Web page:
Tips for Answering GRE Reading Comprehension Questions
Following is a list of GRE test-taking tips that apply specifically to the Reading Comprehension format — one of three basic question formats you'll encounter during each of the exam's Verbal Reasoning sections.
NOTE: Reading Comprehension questions account for nearly half of all questions on a typical Verbal Reasoning section, and they're generally presented in groups — each group based on a different reading passage.
Read the first question before you begin reading the passage. By doing so, you can read more actively — with an eye out for the information you need.
Read the entire passage straight through, with pencil in hand. As you read, jot down the passage's key points in the form of a bullet list or rough outline. Your notes can help you locate details as you tackle the questions. Your notes can also help you recall passage details without re-reading the passage.
Think thesis. After reading the entire passage, take about 15 seconds to sum it up by formulating a thesis statement of sorts. With the passage's central idea firmly in mind you can confidently eliminate any answer choice that runs contrary to it, no matter the question type.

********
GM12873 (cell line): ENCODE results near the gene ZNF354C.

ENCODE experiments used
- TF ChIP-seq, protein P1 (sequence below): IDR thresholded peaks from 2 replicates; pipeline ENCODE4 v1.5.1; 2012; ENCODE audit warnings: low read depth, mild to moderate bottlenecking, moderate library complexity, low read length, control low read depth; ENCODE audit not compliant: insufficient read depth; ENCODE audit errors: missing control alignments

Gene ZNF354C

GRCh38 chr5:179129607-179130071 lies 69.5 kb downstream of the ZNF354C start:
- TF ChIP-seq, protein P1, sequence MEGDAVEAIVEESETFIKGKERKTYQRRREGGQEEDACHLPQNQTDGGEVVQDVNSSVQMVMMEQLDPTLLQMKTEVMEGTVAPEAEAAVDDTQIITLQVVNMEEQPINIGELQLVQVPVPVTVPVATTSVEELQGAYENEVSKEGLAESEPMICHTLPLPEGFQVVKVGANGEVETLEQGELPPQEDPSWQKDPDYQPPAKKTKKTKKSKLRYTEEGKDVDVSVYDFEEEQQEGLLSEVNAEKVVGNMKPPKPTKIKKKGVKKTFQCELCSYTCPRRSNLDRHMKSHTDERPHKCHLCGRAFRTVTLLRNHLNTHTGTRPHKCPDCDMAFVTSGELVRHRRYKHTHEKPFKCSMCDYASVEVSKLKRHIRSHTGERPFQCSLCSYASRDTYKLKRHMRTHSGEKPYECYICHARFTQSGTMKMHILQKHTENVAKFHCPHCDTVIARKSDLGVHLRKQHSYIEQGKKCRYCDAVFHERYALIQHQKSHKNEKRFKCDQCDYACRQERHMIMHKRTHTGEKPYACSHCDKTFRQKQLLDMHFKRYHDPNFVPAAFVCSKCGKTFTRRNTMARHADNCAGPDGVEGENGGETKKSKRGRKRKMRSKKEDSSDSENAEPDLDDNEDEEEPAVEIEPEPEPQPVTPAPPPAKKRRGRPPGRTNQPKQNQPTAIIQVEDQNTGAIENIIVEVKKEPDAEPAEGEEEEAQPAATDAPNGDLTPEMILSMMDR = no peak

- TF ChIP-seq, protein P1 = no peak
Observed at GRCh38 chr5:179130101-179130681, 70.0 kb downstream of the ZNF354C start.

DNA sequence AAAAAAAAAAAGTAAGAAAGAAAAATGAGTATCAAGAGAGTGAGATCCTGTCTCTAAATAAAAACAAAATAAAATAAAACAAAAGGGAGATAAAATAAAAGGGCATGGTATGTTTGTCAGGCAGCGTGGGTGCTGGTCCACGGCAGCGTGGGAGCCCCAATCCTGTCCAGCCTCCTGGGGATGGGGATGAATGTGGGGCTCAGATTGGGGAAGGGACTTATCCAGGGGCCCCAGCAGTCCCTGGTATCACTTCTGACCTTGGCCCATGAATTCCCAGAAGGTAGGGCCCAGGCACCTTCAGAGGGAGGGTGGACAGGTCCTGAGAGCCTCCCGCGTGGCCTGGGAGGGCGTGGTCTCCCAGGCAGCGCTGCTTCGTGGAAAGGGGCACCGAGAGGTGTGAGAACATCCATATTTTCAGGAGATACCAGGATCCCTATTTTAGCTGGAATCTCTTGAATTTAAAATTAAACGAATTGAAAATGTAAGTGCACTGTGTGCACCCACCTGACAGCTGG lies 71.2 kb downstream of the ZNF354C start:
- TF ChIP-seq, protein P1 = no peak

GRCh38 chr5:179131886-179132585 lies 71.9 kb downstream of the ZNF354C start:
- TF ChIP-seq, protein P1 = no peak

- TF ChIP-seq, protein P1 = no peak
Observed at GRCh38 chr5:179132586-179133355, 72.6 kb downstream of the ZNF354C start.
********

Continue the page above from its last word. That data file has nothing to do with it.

Beware sucker-bait answer choices. Look out for answer choices that provide accurate passage information but don't answer the question at hand. Also look out for answer choices that introduce information or ideas beyond those stated or implied in the passage. Finally, if the passage's author expresses his or her own viewpoint on the topic but discusses other points of view as well, beware answer choices that attribute a viewpoint to the wrong source.
Consider each and every answer choice. Never confirm your answer to a question until you've read all five choices. Keep in mind: the difference between the best response and the second-best response can be subtle, especially when it comes to challenging questions.
Review all your answers before leaving a question set. GRE Reading Comprehension questions come in sets of 2-4 questions per passage. Once you attempt all of the questions in a set, you'll probably have a more complete understanding of the passage than when you started and may very well change your mind about one or two of your answers, especially for earlier questions.